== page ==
When grinding is severe enough to damage teeth or dental work, we may also recommend a custom-made night guard (occlusal guard), which you put in your mouth at bedtime. Comfortable and secure, this appliance prevents your teeth from being damaged by contacting each other, and protects your jaw joints from stresses due to excessive grinding forces.

Whether or not you have to smile for a living, teeth grinding can be a big problem. If you would like more information about this condition, call our office to schedule a consultation for a consultation.


By Regal Dental Care
September 08, 2016
Category: Oral Health
Tags: sensitive teeth  
ReducingToothSensitivitywillDependontheCause

If you're one of over 30% of Americans who wince in pain when eating and drinking certain foods and beverages, you may have tooth sensitivity. Although there are a number of possible causes, the most common place to look first is tooth dentin.

Lying just under the enamel, dentin consists of tiny tubules that transmit sensations like pressure or temperature variation to the nerves of the inner pulp. The enamel, the gums and a covering on the roots called cementum help dampen these sensations.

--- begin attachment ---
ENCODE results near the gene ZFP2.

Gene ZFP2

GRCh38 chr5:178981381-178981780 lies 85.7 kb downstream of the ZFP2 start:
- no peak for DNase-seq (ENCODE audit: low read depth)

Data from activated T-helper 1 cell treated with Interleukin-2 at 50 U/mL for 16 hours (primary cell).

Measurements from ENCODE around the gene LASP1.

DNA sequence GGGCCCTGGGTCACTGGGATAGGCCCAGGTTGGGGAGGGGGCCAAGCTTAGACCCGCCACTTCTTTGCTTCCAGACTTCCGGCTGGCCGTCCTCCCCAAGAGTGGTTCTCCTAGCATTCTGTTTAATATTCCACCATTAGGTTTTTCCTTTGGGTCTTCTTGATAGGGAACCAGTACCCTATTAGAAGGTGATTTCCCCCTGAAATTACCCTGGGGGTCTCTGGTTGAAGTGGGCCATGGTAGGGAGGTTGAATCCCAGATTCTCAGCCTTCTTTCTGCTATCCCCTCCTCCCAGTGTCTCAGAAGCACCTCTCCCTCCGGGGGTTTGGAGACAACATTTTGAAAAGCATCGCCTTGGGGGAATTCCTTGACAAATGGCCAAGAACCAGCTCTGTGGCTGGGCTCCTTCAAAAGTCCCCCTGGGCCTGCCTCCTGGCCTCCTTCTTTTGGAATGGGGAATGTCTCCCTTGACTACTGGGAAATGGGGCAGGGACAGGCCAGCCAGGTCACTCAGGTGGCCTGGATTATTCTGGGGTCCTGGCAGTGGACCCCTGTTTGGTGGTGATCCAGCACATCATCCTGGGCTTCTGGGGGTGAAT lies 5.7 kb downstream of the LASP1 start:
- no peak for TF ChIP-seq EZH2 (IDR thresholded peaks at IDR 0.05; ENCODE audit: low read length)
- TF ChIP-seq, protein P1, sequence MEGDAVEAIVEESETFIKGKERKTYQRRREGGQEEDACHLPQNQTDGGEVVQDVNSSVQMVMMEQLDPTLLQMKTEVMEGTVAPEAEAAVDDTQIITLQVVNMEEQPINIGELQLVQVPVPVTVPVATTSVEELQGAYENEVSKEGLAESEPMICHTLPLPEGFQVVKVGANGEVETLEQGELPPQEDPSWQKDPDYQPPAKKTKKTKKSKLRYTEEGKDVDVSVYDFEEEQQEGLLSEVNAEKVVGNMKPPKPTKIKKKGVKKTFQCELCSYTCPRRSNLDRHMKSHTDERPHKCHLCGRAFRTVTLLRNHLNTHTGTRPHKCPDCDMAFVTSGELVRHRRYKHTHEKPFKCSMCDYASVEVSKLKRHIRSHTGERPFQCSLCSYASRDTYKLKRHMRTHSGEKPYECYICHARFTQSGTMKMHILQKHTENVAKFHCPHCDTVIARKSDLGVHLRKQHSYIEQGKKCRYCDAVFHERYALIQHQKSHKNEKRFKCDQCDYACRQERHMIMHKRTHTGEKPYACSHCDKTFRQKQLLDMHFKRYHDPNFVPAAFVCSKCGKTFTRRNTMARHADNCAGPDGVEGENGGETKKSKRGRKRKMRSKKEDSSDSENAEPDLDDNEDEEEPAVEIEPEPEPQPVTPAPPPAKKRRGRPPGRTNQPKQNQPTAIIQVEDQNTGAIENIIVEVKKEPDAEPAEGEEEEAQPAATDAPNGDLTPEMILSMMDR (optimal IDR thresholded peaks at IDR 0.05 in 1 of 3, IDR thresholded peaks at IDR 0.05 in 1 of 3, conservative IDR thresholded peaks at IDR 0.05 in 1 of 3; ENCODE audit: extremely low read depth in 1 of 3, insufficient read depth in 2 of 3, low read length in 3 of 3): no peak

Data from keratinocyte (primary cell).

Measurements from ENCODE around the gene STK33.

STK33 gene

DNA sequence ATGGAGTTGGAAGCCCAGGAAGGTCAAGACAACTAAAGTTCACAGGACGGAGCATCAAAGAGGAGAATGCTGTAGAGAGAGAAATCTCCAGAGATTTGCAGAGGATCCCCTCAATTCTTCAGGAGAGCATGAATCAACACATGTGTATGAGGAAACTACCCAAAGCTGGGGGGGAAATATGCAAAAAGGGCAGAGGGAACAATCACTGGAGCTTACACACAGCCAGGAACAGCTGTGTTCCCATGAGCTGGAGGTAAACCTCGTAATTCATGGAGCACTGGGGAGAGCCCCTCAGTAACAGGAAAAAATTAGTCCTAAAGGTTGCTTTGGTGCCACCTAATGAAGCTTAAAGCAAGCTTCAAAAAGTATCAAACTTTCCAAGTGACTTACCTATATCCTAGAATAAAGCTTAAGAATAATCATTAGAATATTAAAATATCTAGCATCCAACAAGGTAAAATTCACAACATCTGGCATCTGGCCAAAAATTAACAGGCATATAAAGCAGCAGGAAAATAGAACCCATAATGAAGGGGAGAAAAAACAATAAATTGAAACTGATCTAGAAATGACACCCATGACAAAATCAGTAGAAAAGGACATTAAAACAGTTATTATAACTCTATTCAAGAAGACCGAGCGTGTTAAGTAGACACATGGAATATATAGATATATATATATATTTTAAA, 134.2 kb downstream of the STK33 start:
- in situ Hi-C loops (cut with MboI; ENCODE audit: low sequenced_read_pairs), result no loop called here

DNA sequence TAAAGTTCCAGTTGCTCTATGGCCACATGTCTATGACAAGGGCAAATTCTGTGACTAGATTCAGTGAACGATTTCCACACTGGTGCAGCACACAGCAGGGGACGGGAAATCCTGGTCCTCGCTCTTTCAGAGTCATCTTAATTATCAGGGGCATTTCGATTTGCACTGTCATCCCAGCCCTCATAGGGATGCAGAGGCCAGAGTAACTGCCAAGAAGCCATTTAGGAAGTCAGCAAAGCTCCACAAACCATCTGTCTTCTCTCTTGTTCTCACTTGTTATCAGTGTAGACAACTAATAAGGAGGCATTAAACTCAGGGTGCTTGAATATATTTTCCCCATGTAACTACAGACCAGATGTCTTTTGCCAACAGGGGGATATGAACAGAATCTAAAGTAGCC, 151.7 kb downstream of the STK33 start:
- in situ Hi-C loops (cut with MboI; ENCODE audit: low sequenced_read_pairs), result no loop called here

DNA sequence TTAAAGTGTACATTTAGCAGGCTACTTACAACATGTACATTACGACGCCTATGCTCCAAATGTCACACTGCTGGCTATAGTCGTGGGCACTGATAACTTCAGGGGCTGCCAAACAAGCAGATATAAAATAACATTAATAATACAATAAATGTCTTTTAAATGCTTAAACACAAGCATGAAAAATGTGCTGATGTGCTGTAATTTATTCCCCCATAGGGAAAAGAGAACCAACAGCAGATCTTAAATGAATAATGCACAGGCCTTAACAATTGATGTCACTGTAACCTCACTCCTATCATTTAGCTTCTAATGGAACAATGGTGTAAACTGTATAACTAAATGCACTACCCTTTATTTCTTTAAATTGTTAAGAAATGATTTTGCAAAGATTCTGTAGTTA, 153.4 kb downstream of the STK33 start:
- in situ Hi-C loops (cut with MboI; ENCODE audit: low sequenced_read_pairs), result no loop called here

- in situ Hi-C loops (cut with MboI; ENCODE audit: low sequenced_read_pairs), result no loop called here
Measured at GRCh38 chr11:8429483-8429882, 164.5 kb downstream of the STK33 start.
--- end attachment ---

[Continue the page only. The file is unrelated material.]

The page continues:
But over-aggressive brushing or periodontal (gum) disease can cause the gums to shrink back (recede) and expose the dentin below the gum line; it can also cause cementum to erode from the roots. This exposure amplifies sensations to the nerves. Now when you eat or drink something hot or cold or simply bite down, the nerves inside the dentin receive the full brunt of the sensation and signal pain.

Enamel erosion can also expose dentin, caused by mouth acid in contact with the enamel for prolonged periods. Acid softens the minerals in enamel, which then dissolve (resorb) into the body. Acid is a byproduct of bacteria which live in dental plaque, a thin film of food particles that builds up on teeth due to poor oral hygiene. Mouth acid may also increase from gastric reflux or consuming acidic foods or beverages.

Once we pinpoint the cause of your tooth sensitivity we can begin proper treatment, first and foremost for any disease that's a factor. If you have gum disease, we focus on removing bacterial plaque (the cause for the infection) from all tooth and gum surfaces. This helps stop gum recession, but advanced cases may require grafting surgery to cover the root surfaces.

You may also benefit from other measures to reduce sensitivity: applying less pressure when you brush; using hygiene products like toothpastes that block sensations to the dentin tubules or slow nerve action; and receiving additional fluoride to strengthen enamel.

There are effective ways to reduce your tooth sensitivity. Determining which to use in your case will depend on the cause.

If you would like more information on tooth sensitivity, please contact us or schedule an appointment for a consultation. You can also learn more about this topic by reading the Dear Doctor magazine article “Treatment of Tooth Sensitivity: Understanding Your Options.”